The South Lake region of Naivasha, Kenya is not only home to a robust flower farm, but also home to a community hospital that has proudly served patients for over 15 years. Originally operated by the flower farm for its workers and their families, South Lake Medical Centre (SLMC) became an independent entity in 2017. In its new state of ownership, SLMC needed a leader who understood the complexities of healthcare provision to best meet the needs of the communities in Naivasha.
Passionate about social enterprises and accessible healthcare, Liza Kimbo knew it was the job for her. “I had been, by that time, involved in what is my singular passion: making healthcare available, affordable and accessible to individuals who have been economically marginalized,” says Kimbo. “This was a great opportunity to take what we had been doing, running clinics in urban and rural areas, and take it up to another level where we could have an inpatient facility and help serve a population in need.”
Kimbo is a seasoned health entrepreneur who, prior to joining SLMC, established an urban-based pharmacy and a nonprofit organization running franchised health outlets providing low-cost medication to rural communities in Kenya.
When Kimbo started as SLMC’s executive director, the hospital was serving a community of 50,000 people through a hub-and-spoke primary care model with a 27-bed hospital and low-cost satellite primary clinic partners. In 2019, Johnson & Johnson Impact Ventures (J&J Impact Ventures) invested in SLMC to help the hospital scale its services and, ultimately, its impact on the community. In 2020, SLMC completed the construction of a brand new surgical wing, equipped with a full delivery unit.
But the partnership with SLMC goes beyond capital that helped to enable SLMC to expand its facility. It shines light on another aspect of J&J Impact Ventures’ offerings: mentorship.
“Through J&J Impact Ventures, I jumped at the opportunity to further support my management team and gain senior level input that would give me the chance to forge a path of sustainable development for SLMC,” Kimbo shares.
Through a mentorship program, J&J employees were able to work directly with SLMC staff and community members, accelerating the work being done at the medical center in a strategic, efficient way. Ultimately, three J&J mentors were paired with the team to offer support in different areas.
Among the mentors selected by Kimbo were Joep Lambrichts, Senior Director Global Supply Chain Planning Excellence at J&J; Federica Mazzotti, Business Unit Lead (PAH) at Janssen; and Ingrid Marti, Senior Director, Head of Global Congresses, Meetings & Events at Janssen. For six months, these advisors worked remotely due to travel restrictions in light of the COVID-19 pandemic from their home bases—Lambrichts and Marti in Switzerland and Mazzotti in Italy—to combine their respective areas of expertise with those of the SLMC team members on the ground in Kenya to create a comprehensive, sustainable improvement plan.
They worked with Lambrichts and Mazzotti initially on their strategic plan. "It was wonderful," says Kimbo. "We spent time getting to know each other, learning about the facility, and then, in the process of understanding what the real issues were, we came up with a plan. Toward the end of the program, Federica [Mazzotti] met with our board to discuss the strategic proposal and provide inputs and insights into the overall plan. I thought it was absolutely brilliant.”
Marti’s role was in one-on-one mentorship. “I have a chief nurse who is excellent as a nursing officer, and I thought it would be great for him to have mentorship in growing his managerial skills. So our third mentor, Ingrid [Marti], worked directly with him to enhance his leadership skills,” Kimbo adds.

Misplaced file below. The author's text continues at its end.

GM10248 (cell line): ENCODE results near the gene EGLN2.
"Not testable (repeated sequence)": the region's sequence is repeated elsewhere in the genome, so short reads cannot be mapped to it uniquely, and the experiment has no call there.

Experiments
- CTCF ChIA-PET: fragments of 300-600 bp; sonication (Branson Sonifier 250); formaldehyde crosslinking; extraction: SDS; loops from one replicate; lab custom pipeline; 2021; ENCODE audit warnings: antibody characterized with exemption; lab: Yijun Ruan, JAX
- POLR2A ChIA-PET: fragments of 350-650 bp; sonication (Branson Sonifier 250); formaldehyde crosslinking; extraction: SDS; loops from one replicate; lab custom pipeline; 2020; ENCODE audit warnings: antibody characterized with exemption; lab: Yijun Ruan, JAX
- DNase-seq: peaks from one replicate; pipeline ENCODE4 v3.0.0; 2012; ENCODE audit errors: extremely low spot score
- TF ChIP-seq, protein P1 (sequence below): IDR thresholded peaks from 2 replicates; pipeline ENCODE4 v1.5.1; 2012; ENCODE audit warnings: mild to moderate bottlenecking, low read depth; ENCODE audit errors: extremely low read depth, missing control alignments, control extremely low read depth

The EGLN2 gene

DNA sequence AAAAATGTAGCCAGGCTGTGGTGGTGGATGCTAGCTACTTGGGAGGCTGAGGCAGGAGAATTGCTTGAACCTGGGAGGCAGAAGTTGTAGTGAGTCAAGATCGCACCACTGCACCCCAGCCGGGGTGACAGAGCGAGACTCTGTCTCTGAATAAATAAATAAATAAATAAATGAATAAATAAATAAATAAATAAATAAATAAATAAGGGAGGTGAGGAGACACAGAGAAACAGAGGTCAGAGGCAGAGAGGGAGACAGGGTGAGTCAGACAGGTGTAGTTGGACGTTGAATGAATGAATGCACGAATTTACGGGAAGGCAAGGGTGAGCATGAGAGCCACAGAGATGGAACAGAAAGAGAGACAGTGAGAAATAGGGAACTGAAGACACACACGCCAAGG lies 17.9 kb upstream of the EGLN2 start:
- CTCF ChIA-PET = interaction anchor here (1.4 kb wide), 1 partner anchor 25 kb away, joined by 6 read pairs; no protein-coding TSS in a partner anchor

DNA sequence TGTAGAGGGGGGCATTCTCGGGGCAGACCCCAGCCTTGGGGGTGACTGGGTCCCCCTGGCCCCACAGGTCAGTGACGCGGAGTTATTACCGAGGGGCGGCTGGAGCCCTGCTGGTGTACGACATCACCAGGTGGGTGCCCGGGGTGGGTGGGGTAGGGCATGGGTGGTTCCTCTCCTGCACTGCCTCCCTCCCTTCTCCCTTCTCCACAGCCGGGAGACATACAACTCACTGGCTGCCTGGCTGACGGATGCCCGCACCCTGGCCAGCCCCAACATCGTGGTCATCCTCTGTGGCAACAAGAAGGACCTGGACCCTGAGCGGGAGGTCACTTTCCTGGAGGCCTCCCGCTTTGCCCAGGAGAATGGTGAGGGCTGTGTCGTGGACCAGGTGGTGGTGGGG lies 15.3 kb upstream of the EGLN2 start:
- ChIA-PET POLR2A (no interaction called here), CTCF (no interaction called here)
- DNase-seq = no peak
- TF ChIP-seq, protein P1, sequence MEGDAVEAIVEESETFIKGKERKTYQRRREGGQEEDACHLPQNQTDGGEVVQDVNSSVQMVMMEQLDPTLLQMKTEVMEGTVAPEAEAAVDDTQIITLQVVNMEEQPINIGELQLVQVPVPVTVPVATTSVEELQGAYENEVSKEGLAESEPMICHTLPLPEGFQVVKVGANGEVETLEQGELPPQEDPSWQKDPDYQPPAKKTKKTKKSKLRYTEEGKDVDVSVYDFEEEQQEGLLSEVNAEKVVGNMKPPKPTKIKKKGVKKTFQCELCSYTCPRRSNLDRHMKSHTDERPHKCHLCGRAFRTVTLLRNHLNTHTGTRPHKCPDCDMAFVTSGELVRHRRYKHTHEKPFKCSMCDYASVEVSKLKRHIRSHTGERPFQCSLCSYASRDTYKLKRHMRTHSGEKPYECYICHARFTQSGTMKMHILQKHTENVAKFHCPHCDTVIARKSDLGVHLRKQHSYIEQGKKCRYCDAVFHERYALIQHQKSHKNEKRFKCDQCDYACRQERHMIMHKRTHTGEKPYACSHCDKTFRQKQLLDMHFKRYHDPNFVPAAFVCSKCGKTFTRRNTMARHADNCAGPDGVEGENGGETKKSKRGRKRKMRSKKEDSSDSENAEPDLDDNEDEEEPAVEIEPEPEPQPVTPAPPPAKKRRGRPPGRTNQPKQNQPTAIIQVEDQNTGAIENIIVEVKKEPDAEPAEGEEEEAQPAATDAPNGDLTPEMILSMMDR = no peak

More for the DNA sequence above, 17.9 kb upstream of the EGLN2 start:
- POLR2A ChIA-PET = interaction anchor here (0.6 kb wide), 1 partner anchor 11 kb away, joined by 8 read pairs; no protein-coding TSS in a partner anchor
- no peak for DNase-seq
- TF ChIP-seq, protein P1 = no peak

In reflecting on her time collaborating with Lambrichts, Mazzotti and Marti, Kimbo shared the following insights on why mentorship is a critical component for helping social enterprises scale their impact:
- Strategic thinking. “With J&J Impact Ventures’ counsel, we changed the way we hold our meetings and the way we have discussions in our meetings. Now, we have a strategic outlook, and that percolates. We are still a small team, but we've moved from a daily focus that was very operational, making sure that we do the best that we can on that day, to one where we can think about the bigger picture and SLMC’s strategy.”
- Leadership. “Once you've taken a management team through a process like this, you can't undo it. People start thinking differently, and that was amazing to see. We really did a deep dive into a lot of the issues that we were facing and, together, thought about solutions and ways that we could get around them together.”
- Transfer of expertise. “When you're a small team involved in a hugely challenging endeavor, you need marketing, strategic planning and strong supply chains. All of these are things larger corporations have already figured out. To me, the expertise that J&J mentors provided was of immense value. This kind of corporate know-how is essential. I think most social enterprises could benefit from corporate guidance to truly thrive.”
- Common goals and mission alignment. “There's an element of trust in these partnerships. At SLMC, we trust the teams at J&J Impact Ventures to provide relevant insight for us because its mission and purpose aligns with our own.”
At J&J Impact Ventures, investments mean more than capital—the team invests in the work as well. No one company can solve complex public health challenges alone. That's why J&J Impact Ventures seeks opportunities and engagements where the broader team across J&J can offer its knowledge, expertise and mentorship to help social enterprises as they grow their impact—because together, progress toward a more equitable future where health is within the reach of everyone, everywhere becomes achievable.